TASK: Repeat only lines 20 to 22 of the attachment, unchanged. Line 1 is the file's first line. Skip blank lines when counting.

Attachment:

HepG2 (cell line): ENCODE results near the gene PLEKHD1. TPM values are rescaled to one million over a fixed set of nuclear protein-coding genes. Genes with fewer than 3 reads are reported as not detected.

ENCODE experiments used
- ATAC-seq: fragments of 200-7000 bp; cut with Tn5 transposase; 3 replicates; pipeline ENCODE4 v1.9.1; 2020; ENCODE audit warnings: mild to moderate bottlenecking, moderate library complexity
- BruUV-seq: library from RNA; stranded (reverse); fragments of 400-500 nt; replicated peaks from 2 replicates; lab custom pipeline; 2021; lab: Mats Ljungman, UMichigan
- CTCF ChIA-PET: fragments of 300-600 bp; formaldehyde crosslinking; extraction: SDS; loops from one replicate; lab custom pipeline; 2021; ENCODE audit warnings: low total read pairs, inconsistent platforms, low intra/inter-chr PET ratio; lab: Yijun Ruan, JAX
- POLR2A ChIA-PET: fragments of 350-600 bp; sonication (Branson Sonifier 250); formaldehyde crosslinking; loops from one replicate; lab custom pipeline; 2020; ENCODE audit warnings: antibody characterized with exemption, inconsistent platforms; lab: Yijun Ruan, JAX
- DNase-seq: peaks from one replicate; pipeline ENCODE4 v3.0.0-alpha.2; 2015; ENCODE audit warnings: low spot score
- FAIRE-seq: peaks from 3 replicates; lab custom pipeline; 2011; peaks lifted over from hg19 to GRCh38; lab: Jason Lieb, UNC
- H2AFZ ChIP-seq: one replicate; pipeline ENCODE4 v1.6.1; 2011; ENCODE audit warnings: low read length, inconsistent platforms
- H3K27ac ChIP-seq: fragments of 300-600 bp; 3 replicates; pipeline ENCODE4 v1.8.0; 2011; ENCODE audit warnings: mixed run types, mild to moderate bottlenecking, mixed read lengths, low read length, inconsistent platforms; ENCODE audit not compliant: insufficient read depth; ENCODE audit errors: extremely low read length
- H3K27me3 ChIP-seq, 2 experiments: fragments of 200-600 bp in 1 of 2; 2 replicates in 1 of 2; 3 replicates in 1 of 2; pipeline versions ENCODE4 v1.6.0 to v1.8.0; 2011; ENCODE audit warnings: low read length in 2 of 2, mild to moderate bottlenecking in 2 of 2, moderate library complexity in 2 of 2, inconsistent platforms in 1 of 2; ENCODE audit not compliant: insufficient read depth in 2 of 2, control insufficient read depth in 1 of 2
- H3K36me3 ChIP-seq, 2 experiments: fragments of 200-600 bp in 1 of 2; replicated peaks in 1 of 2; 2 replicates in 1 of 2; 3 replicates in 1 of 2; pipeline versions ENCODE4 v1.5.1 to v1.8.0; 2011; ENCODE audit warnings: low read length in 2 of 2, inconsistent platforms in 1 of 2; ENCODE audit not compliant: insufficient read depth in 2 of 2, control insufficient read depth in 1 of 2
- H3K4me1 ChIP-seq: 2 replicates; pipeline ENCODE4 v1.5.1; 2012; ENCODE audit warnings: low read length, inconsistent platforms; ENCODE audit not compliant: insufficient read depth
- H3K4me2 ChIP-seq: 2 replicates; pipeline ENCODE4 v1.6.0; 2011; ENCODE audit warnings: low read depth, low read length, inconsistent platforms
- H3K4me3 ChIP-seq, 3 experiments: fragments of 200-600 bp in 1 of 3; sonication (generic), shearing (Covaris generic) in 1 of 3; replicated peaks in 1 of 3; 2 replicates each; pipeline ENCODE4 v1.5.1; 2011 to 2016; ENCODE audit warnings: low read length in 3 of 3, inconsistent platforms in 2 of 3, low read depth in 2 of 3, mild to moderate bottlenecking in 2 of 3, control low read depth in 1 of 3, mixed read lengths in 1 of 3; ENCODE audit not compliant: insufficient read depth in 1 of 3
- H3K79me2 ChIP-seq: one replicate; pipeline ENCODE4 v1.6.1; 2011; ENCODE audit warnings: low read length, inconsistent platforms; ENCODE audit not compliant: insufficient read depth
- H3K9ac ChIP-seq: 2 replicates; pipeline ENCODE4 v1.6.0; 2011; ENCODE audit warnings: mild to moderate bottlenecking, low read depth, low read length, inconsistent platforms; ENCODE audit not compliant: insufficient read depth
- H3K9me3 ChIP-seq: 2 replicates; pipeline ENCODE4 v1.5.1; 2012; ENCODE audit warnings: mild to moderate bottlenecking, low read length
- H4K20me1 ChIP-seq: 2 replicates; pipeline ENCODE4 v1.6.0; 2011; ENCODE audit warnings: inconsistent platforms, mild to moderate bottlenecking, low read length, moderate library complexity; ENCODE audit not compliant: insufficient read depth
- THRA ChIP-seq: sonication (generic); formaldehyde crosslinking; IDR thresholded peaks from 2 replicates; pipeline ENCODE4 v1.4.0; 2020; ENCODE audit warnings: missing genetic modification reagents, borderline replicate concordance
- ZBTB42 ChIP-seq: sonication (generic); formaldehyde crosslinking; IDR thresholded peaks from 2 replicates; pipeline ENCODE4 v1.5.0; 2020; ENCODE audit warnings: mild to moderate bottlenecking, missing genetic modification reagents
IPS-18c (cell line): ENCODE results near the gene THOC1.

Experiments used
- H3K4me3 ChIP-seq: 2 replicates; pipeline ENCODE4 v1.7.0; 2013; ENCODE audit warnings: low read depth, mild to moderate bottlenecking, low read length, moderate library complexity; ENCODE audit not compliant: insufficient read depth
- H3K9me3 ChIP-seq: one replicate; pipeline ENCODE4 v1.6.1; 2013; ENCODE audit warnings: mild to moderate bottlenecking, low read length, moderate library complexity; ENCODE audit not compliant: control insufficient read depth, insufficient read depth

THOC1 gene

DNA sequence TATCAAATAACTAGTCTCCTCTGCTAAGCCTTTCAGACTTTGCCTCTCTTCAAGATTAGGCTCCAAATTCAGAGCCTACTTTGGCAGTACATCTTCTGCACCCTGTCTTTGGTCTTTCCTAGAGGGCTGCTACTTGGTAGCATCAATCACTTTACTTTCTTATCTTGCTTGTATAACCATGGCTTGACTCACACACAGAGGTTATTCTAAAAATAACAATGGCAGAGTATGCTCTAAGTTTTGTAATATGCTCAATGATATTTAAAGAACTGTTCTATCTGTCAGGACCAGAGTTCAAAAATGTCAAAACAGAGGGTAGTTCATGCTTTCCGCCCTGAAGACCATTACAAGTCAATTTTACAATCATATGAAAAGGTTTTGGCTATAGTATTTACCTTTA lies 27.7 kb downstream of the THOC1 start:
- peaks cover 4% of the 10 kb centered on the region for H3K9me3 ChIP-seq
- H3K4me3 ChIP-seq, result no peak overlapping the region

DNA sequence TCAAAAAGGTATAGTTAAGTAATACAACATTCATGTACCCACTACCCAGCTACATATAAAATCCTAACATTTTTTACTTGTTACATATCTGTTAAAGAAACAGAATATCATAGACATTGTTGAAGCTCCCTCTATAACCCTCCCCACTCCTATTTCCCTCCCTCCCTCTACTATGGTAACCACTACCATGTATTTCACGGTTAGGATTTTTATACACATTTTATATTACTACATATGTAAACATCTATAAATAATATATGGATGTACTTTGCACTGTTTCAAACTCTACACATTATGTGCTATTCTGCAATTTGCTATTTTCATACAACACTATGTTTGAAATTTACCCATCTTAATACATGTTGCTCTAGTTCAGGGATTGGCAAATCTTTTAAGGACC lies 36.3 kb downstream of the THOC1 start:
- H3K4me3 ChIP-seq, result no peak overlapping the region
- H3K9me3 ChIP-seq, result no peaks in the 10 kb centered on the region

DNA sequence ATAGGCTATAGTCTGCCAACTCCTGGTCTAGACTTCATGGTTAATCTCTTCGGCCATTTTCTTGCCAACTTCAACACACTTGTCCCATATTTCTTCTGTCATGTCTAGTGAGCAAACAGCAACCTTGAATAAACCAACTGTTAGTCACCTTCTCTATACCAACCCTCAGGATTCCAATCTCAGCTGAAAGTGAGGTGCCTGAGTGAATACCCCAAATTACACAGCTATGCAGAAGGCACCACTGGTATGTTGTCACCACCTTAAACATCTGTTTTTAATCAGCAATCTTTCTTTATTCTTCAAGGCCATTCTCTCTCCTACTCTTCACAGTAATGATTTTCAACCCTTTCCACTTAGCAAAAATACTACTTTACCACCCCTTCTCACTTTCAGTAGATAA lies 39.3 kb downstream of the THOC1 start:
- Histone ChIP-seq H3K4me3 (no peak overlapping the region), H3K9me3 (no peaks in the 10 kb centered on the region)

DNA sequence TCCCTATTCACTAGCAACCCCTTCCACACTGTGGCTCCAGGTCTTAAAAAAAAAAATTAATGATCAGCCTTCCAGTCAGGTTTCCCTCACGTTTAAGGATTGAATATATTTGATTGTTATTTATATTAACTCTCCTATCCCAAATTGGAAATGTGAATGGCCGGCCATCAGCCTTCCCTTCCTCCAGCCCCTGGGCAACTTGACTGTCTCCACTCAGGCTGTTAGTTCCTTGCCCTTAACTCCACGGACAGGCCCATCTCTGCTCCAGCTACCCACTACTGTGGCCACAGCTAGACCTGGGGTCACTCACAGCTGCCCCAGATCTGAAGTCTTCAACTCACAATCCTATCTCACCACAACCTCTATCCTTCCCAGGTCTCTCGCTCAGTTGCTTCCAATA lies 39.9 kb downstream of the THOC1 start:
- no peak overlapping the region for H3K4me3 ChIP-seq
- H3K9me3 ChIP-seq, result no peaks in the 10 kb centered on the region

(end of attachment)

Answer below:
- THRA ChIP-seq: sonication (generic); formaldehyde crosslinking; IDR thresholded peaks from 2 replicates; pipeline ENCODE4 v1.4.0; 2020; ENCODE audit warnings: missing genetic modification reagents, borderline replicate concordance
- ZBTB42 ChIP-seq: sonication (generic); formaldehyde crosslinking; IDR thresholded peaks from 2 replicates; pipeline ENCODE4 v1.5.0; 2020; ENCODE audit warnings: mild to moderate bottlenecking, missing genetic modification reagents
IPS-18c (cell line): ENCODE results near the gene THOC1.